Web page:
By:  Holly Horning

Every season, fans sift through the actions taken – or not – to determine their team’s chances at winning a playoff spot.

They scrutinize the GM, manager, coaches and players. They pour over every stat for the starting rotation, analyze defensive metrics and put together starting lineups.

But there’s one thing they rarely do. They don’t consider the owner’s impact as much as they should.

Because, make no mistake, having the right kind of owner is the key to winning. Consistent winning. Division title winning. Winning that gets your team playing October baseball.

Not every owner is cut from the same cloth. Each one comes from different business backgrounds and has different reasons for owning their team. For some, it is the biggest toy to possess. For others, it’s their passion. And for the rest, it’s about making a profit or using their team to strengthen their other businesses.

Back in October, I wrote a 2-part blog that analyzed why owners do what they do. Catch them here at:



Each owner guides their team’s vision. They determine how much effort, quality and expense will be invested to obtain the desired results. While we have been blessed with an owner who puts his money where his mouth is, there are others with a priority of having a profitable team.

But profits don’t necessarily equate with having a winning team. Until recently, the lowly Houston Astros were baseball’s most profitable team. Juxtapose that with the Tigers who have had years of payroll exceeding revenue.

Where it gets tricky is understanding how and when, if at all, the owner gets involved. Some stand back and don’t create a sound and detailed vision for their team. Others get too involved and meddle in their GM’s work.  The rest are somewhere in between.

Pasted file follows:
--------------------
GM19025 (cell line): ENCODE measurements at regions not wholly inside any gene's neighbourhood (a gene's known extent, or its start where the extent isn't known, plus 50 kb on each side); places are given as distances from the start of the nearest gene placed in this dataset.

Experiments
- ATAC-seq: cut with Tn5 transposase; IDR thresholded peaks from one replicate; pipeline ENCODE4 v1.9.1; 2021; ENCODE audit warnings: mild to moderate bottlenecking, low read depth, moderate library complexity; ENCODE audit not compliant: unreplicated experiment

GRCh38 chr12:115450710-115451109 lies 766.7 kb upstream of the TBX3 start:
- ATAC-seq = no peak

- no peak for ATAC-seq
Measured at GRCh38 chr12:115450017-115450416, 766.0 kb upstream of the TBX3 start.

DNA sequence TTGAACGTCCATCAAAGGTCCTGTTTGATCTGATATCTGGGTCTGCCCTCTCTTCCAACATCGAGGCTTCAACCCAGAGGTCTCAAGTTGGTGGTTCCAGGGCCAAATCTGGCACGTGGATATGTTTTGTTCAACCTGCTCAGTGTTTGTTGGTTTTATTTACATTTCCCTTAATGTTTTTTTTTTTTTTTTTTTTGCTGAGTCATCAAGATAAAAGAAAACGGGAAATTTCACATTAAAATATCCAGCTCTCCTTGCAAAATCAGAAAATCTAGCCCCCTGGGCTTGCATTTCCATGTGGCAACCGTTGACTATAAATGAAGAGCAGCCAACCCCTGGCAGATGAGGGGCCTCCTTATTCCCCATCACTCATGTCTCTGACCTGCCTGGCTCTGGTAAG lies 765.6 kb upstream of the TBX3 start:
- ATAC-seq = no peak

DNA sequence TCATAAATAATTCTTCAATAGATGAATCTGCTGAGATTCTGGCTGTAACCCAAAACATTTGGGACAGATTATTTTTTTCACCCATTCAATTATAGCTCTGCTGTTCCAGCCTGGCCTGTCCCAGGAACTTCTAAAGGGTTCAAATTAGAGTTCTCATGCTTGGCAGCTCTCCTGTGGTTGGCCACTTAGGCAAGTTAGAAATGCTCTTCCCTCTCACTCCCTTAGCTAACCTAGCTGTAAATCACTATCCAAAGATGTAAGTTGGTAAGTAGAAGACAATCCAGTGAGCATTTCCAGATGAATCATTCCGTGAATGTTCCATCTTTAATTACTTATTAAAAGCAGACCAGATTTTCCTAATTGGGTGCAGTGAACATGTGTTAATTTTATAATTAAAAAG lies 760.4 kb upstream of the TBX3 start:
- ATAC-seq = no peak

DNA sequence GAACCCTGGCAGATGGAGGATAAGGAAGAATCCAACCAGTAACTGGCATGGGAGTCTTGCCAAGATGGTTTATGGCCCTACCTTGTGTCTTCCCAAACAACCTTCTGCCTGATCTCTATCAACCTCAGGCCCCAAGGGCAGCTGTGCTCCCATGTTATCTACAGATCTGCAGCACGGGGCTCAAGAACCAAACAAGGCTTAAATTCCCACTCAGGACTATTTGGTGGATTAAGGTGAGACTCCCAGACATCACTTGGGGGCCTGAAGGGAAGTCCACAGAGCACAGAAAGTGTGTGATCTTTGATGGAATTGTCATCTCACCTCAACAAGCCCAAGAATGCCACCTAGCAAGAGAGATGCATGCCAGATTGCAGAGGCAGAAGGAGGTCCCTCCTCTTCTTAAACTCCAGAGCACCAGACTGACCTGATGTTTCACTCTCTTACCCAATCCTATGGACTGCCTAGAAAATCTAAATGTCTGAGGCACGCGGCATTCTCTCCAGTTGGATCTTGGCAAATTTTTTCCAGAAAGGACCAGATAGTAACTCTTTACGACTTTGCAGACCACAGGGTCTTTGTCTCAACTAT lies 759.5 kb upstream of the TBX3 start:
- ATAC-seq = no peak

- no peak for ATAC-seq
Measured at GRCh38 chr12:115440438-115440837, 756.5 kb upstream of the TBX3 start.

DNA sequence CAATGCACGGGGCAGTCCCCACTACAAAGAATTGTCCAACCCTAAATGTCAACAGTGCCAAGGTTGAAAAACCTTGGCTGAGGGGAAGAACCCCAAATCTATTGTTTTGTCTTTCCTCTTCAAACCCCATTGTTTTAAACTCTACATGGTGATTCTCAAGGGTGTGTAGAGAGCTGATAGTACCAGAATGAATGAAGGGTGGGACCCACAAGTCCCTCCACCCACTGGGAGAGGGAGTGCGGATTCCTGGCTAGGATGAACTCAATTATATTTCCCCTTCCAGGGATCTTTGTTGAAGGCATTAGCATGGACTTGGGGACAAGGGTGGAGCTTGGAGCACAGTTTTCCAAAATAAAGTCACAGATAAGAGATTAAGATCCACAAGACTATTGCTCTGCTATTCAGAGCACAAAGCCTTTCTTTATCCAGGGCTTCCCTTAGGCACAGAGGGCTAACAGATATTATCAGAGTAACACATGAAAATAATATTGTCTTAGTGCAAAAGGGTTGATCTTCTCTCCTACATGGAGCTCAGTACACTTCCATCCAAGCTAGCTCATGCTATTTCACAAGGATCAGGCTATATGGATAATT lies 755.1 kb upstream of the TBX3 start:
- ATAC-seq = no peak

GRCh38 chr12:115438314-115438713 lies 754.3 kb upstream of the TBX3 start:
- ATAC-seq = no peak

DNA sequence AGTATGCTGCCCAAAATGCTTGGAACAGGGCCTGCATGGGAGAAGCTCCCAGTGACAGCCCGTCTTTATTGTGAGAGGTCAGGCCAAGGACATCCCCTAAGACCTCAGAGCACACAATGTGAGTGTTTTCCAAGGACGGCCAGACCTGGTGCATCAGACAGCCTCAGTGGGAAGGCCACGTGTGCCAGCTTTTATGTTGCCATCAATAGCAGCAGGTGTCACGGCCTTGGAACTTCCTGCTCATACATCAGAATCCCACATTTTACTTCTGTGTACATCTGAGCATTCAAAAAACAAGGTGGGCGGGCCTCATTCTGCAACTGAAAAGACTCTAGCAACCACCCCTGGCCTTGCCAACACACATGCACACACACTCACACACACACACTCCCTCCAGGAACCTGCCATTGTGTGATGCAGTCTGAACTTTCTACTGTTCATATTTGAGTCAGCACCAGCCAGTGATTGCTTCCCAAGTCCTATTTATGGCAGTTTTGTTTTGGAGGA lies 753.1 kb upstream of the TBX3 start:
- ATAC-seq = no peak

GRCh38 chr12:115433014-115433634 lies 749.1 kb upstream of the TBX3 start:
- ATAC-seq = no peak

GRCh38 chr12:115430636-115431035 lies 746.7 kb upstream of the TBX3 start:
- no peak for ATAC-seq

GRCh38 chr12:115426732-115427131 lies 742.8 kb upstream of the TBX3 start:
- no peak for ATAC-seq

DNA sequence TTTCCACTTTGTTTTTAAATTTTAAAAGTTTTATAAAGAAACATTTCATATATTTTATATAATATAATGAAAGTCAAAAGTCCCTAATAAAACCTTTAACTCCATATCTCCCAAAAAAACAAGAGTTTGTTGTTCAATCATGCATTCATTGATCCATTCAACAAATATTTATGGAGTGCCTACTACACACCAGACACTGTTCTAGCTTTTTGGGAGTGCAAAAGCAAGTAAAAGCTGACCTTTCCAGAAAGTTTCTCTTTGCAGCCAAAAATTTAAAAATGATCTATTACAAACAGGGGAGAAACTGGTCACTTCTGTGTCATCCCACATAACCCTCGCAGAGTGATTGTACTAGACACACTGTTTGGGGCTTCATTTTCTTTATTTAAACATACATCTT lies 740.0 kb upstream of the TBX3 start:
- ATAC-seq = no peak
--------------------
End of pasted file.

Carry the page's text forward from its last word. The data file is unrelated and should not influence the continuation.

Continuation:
Owners generally fall into 3 categories:

1. Hanging in There: Typically consistent performance that is neither great nor poor as a result of the owner being relatively passive.

2. Steady and Competitive: A long-term vision and development in which the owner sets the standards and hires the right people to implement.

3. Roller Coaster: An owner who changes his mind frequently and meddles with the vision, producing some great highs but mixed more often with huge lows.

Unfortunately, the Roller Coaster owners far outweigh the rest. They are the teams who spend great sums of money, change their minds on a whim and go through management as quickly as a hot knife cuts through butter. Some of those teams include:

Angels – An owner with a wife who is best friends with his manager’s spouse. A guy who gave his manager a 10-year contract and supported him over the GM, who was forced to leave. A guy who spends $165 million on payroll yet can’t sign enough offense to pair with Mike Trout.

Dodgers – A large group of big money and former non-MLB jocks with a payroll that dwarfs all other teams. A GM with his power taken away and a manager so dissatisfied with the Front Office that he kept threatening to quit.

Marlins – Owner Jeffrey Loria has hired 7 managers in the past 5 years. He recently brought Don Mattingly on board primarily because Donnie Baseball was his favorite player growing up. ‘Nuff said.